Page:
Your first web page design can feel either intimidating or exhilarating. I refuse to fluff it up for you, so without further ado, follow the steps below to build your first web page design.
Basic Web Page Design
First, you should understand <tags>. Tags literally show the hypertext markup language (html) in plain English. Understanding that, allows you to read a basic web page design. Next, you should note that every <opening> tag needs a </closing> tag.
<!DOCTYPE html> <html> <head> <title>Page Title</title> </head> <body> <h1>This is a Heading</h1> <p>This is a paragraph.</p> </body> </html>
Right away we get into an exception. This particular tag simply tells your browser how to read the web page bellow. In this case, it informs the browser that the web page design features html.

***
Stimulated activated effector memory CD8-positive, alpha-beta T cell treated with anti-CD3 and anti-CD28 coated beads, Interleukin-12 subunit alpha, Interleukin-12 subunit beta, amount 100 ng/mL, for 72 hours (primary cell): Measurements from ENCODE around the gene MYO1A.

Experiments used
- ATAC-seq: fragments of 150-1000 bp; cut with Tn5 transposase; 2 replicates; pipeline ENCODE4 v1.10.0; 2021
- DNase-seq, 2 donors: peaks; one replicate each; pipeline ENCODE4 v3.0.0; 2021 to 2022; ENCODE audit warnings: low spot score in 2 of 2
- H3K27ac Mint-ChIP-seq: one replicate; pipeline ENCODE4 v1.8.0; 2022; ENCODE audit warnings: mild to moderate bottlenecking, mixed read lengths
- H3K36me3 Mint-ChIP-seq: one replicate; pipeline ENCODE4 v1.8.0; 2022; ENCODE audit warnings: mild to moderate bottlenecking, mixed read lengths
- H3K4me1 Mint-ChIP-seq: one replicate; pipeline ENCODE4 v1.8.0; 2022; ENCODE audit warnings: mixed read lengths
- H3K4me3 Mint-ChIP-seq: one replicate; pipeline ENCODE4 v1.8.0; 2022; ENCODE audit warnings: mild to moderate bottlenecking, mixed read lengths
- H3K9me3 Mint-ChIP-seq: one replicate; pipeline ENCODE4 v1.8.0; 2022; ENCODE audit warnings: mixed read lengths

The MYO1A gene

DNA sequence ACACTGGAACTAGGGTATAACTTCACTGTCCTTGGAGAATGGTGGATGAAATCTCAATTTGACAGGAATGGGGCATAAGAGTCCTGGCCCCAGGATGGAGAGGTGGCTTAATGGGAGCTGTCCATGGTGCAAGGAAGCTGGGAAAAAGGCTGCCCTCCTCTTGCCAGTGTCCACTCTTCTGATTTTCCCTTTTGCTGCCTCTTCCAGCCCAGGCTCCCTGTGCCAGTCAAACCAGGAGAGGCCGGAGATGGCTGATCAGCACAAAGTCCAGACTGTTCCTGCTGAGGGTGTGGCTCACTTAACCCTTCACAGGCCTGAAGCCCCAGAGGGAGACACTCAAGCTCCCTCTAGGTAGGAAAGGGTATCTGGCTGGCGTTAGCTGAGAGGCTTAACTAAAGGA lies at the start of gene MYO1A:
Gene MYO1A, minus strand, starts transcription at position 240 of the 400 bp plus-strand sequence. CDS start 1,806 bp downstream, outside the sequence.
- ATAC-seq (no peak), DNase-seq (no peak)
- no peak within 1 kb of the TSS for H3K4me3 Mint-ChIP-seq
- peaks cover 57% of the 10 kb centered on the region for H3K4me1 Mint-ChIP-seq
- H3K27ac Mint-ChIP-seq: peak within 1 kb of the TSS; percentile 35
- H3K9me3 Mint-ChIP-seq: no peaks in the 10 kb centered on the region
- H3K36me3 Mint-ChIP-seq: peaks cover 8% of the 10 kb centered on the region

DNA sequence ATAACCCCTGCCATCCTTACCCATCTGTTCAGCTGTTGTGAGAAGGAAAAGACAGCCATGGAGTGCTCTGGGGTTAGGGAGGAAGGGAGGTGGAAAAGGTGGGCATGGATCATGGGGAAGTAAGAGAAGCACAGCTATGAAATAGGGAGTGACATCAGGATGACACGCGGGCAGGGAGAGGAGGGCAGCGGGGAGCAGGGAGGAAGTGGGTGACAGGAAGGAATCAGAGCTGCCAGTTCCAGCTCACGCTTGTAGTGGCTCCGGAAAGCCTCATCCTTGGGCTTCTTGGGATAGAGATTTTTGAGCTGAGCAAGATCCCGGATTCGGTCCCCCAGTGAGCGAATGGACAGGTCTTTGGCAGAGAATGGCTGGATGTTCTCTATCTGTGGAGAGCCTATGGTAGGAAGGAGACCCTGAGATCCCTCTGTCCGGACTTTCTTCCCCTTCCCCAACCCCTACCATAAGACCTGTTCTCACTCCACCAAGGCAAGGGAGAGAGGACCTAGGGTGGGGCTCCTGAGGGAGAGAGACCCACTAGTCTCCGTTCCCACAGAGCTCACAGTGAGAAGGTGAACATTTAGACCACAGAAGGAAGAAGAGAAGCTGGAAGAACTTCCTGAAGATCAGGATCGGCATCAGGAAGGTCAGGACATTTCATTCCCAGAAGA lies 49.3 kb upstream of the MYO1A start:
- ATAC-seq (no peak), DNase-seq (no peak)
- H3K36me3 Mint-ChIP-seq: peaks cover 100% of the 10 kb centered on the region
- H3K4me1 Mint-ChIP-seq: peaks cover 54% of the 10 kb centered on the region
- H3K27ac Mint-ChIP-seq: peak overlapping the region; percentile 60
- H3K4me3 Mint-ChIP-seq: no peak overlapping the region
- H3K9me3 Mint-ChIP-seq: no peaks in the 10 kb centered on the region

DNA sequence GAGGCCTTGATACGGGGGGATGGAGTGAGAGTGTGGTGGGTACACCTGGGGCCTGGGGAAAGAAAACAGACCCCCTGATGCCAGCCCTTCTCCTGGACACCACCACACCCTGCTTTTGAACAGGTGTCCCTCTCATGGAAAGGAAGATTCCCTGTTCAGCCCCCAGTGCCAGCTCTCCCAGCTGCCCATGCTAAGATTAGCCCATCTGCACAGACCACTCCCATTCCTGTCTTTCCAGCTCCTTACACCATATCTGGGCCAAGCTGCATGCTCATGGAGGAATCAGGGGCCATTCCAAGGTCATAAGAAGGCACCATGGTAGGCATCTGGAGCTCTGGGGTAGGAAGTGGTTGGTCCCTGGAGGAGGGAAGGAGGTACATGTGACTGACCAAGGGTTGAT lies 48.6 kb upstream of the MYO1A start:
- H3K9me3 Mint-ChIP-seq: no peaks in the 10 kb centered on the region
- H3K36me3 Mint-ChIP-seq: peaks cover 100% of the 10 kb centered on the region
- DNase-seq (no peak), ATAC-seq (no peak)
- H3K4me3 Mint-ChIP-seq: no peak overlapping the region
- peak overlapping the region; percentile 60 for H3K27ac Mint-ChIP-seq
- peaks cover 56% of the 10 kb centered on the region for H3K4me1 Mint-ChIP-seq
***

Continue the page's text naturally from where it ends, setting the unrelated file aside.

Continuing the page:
The browser reads everything between these two tags as html. Nothing really complicated, just instructions for a program.
This particular tag holds all of the pieces the user never sees. Browsers use it to find things like the title and styles used in the page design. Search engines and some operating systems look for the page metadata here.
A visitor or user sees everything between these tags. This defines the meat and potatoes of the web page.
This tag allows browsers to show the title of a web page. It also used to deliver the metadata name to search engines in the past.
The header of a web page allows the designer to organize the data into sections. The Header 1 (h1) tag defines the title of the web page. You should use h2-h6 for subsections after that.
Pragraph tags denote where each paragraph begins and ends. While most sites still support this, many now feature other content tags.
I grew up in Colonia Juarez, Chihuahua, México, where people either owned cattle ranches or fruit orchards. Much of my work ethic came from working on Rancho La Mesa (my family’s ranch). That ranch also sparked what grew into my wild imagination. I read somewhere that you should write the story you want to read, and that stuck with me. My writing began in sixth grade, around the time I began learning to type.